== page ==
In the early weeks of my GP registrar year, diagnostic certainty came rarely. My consultation with Alan had been an exception: as soon as he had shuffled into my room, pale and drawn, wearing the tell-tale oversized clothes of one who has unexpectedly lost weight, my antennae were twitching. When he said that he had been constipated for six months and had recently started passing blood, I mentally started writing the two week wait referral. As he lay on my couch, my gloved finger found the culprit: a hard, annular mass just inside his rectum. Once he was dressed again, I tactfully outlined my concerns, printed off the referral form, and wished him luck at the hospital.
Sometimes it is more important to be kind than it is to follow rules
The phone rang for so long that I suspected nobody was home. Eventually, in a barely audible whisper, Alan answered. He confirmed that the consultant had found a mass on sigmoidoscopy. A nurse in the endoscopy suite had advised him to phone her GP for the biopsy results. Four weeks later, after a busy morning, his name appeared on the telephone list. With a spasm of frustration, I read the accompanying note: ‘Had biopsy at hospital – told to ring GP for result.’ I knew that the responsibility for acting on a test result lay with the person who had requested it – in this case, whoever had performed Alan’s sigmoidoscopy. I decided that I would politely suggest that he ring the consultant’s secretary to arrange getting his results.
I checked the computer: no letter from the hospital yet. I explained that to him, and added that, ideally, he should receive his results from a specialist who would be able to discuss exactly how to proceed.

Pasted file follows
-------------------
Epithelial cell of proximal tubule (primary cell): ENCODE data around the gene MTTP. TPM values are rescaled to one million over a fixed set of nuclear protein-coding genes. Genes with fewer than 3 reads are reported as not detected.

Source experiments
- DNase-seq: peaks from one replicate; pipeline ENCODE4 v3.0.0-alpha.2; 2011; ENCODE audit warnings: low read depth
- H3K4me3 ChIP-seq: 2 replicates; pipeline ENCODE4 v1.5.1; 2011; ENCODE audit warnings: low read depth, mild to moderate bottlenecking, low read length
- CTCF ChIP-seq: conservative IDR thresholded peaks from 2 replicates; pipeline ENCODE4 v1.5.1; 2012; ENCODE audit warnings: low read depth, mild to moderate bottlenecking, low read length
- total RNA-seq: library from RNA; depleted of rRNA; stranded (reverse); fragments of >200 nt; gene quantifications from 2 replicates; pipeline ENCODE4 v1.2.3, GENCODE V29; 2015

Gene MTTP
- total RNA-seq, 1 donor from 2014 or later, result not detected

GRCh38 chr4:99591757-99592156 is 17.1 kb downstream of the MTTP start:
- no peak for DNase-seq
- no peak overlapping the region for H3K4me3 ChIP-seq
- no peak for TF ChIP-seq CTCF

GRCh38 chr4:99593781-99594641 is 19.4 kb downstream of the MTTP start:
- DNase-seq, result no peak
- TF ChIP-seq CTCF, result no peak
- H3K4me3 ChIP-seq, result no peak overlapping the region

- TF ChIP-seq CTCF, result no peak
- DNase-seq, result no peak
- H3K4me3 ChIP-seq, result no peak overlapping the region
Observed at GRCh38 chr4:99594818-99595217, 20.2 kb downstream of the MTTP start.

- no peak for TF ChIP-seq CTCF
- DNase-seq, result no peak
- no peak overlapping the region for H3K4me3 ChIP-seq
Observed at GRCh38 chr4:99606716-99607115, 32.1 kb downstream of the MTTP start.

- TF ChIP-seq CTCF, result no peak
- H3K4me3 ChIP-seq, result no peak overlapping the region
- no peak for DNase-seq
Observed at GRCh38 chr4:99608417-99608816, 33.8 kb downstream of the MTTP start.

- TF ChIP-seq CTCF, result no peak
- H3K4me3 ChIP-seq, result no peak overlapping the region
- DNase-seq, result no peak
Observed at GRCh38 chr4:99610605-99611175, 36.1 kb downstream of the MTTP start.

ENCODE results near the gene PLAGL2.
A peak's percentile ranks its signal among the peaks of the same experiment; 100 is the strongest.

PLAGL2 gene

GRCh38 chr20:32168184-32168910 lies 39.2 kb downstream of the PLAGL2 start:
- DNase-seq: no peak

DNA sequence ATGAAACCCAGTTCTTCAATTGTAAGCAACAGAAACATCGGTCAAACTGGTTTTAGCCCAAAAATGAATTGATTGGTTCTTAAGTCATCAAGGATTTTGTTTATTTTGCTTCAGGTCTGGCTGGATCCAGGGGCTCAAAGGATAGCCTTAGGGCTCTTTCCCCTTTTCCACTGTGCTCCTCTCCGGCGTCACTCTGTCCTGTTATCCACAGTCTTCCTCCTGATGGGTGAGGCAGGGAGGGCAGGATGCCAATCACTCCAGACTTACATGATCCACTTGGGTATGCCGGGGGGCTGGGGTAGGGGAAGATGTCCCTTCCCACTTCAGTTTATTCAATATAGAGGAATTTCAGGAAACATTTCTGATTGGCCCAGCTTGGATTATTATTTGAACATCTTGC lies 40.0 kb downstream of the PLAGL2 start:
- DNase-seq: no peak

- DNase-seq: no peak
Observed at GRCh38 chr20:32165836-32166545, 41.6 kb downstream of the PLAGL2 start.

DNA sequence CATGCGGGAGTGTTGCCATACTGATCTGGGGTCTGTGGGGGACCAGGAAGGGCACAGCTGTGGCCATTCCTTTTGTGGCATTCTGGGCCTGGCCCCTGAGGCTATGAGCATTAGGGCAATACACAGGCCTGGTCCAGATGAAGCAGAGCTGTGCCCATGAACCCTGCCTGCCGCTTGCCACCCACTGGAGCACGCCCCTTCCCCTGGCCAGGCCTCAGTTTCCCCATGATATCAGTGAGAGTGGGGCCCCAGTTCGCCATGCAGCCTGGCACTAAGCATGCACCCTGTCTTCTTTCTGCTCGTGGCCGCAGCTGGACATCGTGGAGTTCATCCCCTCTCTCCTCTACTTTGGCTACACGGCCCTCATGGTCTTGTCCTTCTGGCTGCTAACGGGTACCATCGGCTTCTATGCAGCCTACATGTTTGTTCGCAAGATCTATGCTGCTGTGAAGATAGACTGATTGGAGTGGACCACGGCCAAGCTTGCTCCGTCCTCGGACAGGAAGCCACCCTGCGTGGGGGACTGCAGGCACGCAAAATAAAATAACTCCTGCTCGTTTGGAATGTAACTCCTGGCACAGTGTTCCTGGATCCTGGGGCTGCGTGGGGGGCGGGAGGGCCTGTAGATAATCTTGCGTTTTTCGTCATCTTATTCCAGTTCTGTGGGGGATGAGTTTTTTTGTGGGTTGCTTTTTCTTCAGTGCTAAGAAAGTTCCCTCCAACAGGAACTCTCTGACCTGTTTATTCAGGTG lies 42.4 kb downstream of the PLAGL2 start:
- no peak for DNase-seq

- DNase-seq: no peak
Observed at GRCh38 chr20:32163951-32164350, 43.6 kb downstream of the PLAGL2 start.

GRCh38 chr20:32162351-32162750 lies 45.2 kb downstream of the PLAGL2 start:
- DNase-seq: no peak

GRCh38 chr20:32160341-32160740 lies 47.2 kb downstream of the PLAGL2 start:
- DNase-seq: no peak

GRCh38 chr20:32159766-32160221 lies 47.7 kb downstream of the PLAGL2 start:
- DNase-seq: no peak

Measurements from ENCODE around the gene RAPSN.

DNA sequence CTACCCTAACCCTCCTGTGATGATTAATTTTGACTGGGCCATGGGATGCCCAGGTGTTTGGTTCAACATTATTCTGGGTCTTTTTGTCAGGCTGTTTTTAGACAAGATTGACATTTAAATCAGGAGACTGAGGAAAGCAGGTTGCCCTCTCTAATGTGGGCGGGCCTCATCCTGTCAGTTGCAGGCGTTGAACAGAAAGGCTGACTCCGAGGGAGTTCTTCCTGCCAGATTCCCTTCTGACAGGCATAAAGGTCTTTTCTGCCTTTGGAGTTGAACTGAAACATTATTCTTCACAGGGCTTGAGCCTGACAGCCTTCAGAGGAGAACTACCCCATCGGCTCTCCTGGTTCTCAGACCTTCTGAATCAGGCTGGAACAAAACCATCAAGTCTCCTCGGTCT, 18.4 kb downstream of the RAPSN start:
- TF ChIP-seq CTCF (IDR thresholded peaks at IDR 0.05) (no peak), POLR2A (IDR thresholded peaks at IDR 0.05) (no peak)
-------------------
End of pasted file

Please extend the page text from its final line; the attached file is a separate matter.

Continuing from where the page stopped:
‘I see,’ he said, and his voice cracked slightly. A pause, a barely audible gulp, ‘I’m seeing the consultant next week. But I want to know now. I want to know what I’m up against.’
We have a link to the hospital and can view some lab results live on their system. A few clicks later, I had the report in front of me, confirming what I’d known since he first walked into my room a month earlier: adenocarcinoma.
I gently explored his understanding and established that, although nobody at the hospital had used the word ‘cancer’, he had drawn his own conclusions. I explained that the biopsy confirmed this, and gave a rough outline of the next steps. He thanked me profusely, he was glad he would have time to get used to the diagnosis before seeing the consultant.
Other writing competition entries
(Winner) Dr Renee Hoenderkamp: ’I knew I was breaking every rule’
(2nd place) Dr Helen Cotton: My son’s call for help saved me
(3rd place) Dr Richard Cook: ’I tried to speak, but no words came’
(Runner-Up) Dr Celine Inglis: Being a doctor puts you in a strange position for tragedy
Six months later, Alan is still alive, but faltering now. The staging CT found liver metastases, and he had to stop palliative radiotherapy due to side-effects. Conversely, I have blossomed, now far more confident than the newbie who first met Alan. I still challenge inappropriate transfers of work, but I try not to forget that there is a patient caught in the middle, and that sometimes it is more important to be kind than it is to follow rules.
Dr Heather Ryan is a GP registrar in Liverpool. She receives a £50 book voucher.